Bad news: Mozambique has just discovered between 6 trillion and 8 trillion cubic feet of gas sitting off its shoreline -- quite enough for commercial production. This on top of a recent coal-mining boom is destined to make the country a major natural resource exporter. Joining the East African country in recent misfortune is Papua New Guinea, scheduled to start exporting $30 billion worth of natural gas, and Afghanistan -- particularly blighted by the discovery of iron, copper, cobalt, gold, and lithium deposits with a combined value over $1 trillion. Oh, lackaday. Whatever chance they had of sustaining a stable, economically robust democracy is surely down the pit latrine now.
How so? Enter the resource curse -- the idea that the more stuff dug out from on or under a country, the slower it will grow and the higher the risk it will descend into civil war. Versions of the curse have been around for some time. Back in the 1970s, economists worried about "Dutch disease." Countries that exported a lot of gas or oil would see their exchange rates go up as a result. This, in turn, could make their manufacturing exports uncompetitive. But the idea really picked up steam in the mid-1990s, when Jeffrey Sachs and Andrew Warner, then both at Harvard University, found that countries that exported more agricultural products, minerals, and fuels saw slower economic growth.
Sachs and Warner highlighted Dutch disease and its knock-on effects as the likely cause. But other researchers looking at the same data argued that the link might be through empowering kleptocratic leaders with resource rents or the destabilizing political impact of easy money. In a matter of a few years, resource exports were charged with a host of ill effects -- not least, low education spending, unstable government, civil war, corruption, and poor governance.
The curse is the type of counterintuitive idea that makes for a great newspaper op-ed. Nonetheless, the curse is also the kind of counterintuitive idea where intuition may have been right to begin with. In 1997, the World Bank produced some measures of total natural resource wealth -- including agricultural land, mineral and oil resources, and protected areas. The richest countries in terms of resources per citizen were Australia, Canada, New Zealand, and Norway. Their average income per head in 2008 was $24,430. Jordan and Malawi were at the bottom of the list. Jordan has a per capita income of $5,702; Malawi's is $744. Looking at mineral wealth alone, Venezuela and Norway were at the top, while Belgium, Benin, Ghana (before the recent oil discoveries), and Nepal were at the bottom. While Ghana's oil discovery suggests one problem with the rankings -- rich countries have been better explored for mineral deposits -- nonetheless, the list hardly suggests that resource scarcity is the secret to rapid growth.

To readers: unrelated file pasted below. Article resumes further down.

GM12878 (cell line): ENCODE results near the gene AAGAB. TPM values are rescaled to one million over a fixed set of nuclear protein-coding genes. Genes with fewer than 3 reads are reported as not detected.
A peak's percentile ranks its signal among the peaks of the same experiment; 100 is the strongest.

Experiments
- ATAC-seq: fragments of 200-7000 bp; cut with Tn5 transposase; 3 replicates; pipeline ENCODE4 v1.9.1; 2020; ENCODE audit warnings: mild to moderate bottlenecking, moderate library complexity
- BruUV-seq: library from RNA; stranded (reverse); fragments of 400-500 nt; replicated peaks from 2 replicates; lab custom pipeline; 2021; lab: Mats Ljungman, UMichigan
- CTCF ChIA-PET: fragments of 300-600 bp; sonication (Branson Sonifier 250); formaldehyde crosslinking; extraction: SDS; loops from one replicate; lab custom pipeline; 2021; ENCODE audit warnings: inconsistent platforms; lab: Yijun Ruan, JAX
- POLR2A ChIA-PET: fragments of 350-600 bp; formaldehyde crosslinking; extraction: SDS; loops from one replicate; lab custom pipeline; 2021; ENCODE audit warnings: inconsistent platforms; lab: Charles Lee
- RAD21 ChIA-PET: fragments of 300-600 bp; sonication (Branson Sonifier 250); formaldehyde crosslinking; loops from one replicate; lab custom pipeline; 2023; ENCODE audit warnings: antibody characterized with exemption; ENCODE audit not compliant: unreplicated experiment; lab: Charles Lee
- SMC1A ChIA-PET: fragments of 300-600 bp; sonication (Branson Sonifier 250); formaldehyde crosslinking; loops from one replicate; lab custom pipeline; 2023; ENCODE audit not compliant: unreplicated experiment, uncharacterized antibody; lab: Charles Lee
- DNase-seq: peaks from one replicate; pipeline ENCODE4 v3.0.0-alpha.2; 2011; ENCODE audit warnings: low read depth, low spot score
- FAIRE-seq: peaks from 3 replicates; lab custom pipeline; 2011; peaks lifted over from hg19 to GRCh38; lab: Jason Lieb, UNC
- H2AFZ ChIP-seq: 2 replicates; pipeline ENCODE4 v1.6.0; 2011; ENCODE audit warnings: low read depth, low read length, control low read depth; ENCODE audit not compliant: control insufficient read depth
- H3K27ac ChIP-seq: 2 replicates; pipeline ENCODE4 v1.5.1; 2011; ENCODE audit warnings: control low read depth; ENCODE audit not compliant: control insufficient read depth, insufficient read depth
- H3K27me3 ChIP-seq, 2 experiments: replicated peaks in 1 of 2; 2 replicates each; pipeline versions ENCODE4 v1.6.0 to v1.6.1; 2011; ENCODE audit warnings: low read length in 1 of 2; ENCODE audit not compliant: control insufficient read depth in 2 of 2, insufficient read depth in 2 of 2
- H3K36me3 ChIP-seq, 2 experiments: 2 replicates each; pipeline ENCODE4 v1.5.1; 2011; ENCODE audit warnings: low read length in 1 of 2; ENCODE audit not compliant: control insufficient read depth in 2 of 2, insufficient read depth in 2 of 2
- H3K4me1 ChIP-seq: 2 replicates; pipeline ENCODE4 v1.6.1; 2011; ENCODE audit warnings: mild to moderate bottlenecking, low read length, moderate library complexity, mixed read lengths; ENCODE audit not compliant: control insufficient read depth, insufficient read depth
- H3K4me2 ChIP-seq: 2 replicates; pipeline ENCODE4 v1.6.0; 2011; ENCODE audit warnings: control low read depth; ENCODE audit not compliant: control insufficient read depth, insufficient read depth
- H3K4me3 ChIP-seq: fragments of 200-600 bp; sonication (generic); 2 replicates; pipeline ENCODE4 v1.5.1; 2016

Looking at recent growth across countries, Swiss economist Christa Brunnschweiler concludes that economies with greater resource wealth actually grew faster between 1970 and 2000 than resource-poor countries. She also finds no evidence that greater resource wealth is associated with weaker institutions, a finding repeated by Daron Acemoglu at the Massachusetts Institute of Technology.
Together with her colleague Erwin Bulte, Brunnschweiler also looked at the link between natural resources and civil disorder. They found that countries with more natural resource wealth were less likely to descend into civil war in the first place. The same result held whether they were using a broad measure of resource wealth or focused only on minerals or oil. Elsewhere, Stephen Haber and Victor Menaldo of Stanford University and the University of Washington, respectively, studied the relationship between oil revenues and democracy over time across countries. They found that democracies were actually made more resilient by growing oil revenues -- while they couldn't find an impact one way or another when it came to autocracies. Sure, there are cases where oil revenues and autocracy increased together. It is just that there are at least as many cases where that didn't happen -- and more cases where democracy strengthened as revenues went up.
How to reconcile these results with all the papers and articles that find a curse? Earlier studies looked at the importance of natural resource exports at a particular moment in time. There, the relationship holds -- high dependence on resource exports is associated with lower growth and risk of civil war. But that's a strange way to measure "the curse of resources." According to the usual story, the curse involves the misfortune of sitting atop an oil field or diamond-bearing rocks. It's a story of abundance -- as examined by Bulte and Brunnschweiler -- not dependence.